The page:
I actually have the biggest issue, not with the candidates, but with the Bylaw change allowing the Board of Directors to serve three 3-year terms. Since Board members can continue to serve after their service to their state massage board is over, this could effectively result in the entire Board of Directors being composed of people who are no longer on their state boards. I don’t think that was the intent of this organization when it was started–and their very name indicates that.

The issue, to me, is that when you are no longer on a state board, you are no longer obligated to follow the agenda of that board, whatever it may be. In fact, as a non-board member, you are in all likelihood not even privy to the goings-on behind closed doors when there is an executive session.  You can have your own little agenda, and that’s what I find disturbing. Due to the various election schedules of the FSMTB Member Boards, I am not suggesting that anyone should be thrown off in the midst of their term, but I think serving out that term is the way to go–and then let another sitting board member have that position.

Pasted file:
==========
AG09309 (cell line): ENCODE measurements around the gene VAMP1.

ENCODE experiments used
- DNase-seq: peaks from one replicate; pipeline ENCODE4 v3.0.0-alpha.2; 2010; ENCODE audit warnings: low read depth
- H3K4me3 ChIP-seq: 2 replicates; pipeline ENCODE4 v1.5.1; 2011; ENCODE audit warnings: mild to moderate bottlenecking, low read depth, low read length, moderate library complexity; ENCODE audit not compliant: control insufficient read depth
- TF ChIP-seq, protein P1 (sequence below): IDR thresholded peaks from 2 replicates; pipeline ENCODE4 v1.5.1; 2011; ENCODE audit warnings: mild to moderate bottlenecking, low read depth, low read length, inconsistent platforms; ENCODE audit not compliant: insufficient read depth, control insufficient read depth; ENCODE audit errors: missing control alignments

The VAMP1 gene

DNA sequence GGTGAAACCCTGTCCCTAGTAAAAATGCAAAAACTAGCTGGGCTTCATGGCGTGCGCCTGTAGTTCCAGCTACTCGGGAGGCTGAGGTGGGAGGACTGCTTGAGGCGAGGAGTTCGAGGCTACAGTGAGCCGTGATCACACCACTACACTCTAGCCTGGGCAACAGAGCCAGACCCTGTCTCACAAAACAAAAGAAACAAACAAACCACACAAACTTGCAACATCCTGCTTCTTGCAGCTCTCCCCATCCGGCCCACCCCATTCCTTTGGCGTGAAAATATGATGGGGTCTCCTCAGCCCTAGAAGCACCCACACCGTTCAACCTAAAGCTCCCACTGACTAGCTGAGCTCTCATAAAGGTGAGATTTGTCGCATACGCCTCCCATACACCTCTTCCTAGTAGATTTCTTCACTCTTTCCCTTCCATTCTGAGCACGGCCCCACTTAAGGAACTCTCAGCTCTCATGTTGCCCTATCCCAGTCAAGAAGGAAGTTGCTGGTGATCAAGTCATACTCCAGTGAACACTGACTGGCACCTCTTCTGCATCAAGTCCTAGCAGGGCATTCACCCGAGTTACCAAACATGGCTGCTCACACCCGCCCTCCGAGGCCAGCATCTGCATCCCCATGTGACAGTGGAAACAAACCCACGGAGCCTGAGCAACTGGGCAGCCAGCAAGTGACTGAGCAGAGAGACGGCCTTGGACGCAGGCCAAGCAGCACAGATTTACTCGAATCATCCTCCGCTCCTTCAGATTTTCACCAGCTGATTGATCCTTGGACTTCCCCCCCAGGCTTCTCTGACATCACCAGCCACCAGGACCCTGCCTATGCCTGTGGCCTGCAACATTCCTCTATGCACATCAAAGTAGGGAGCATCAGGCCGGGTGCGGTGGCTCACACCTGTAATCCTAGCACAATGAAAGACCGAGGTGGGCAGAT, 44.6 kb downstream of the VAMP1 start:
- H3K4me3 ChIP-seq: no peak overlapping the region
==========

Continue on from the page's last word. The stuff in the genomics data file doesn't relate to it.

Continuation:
So, here we have no nominations from the floor; a 3-person committee deciding who is best for the job instead of all the delegates from 42 Member Boards getting to put forth someone they might like to nominate; two sitting members denied another term in spite of their service and qualifications and bylaws that currently allow them to serve; a well-qualified applicant denied; and bylaw changes that are totally contrary to what is in the best interests of the state boards.

Out here in the heartland of the massage therapy profession, we’re counting on our colleagues who do the usually thankless job of representing state boards to do the courageous thing here. I will make another plea for the Delegate Assembly to stand up at the annual meeting, say that this is not acceptable, and to propose amendments to the FSMTB Bylaws that restore an appropriate balance of power and authority.


Massage Therapy: Integrating Research and Practice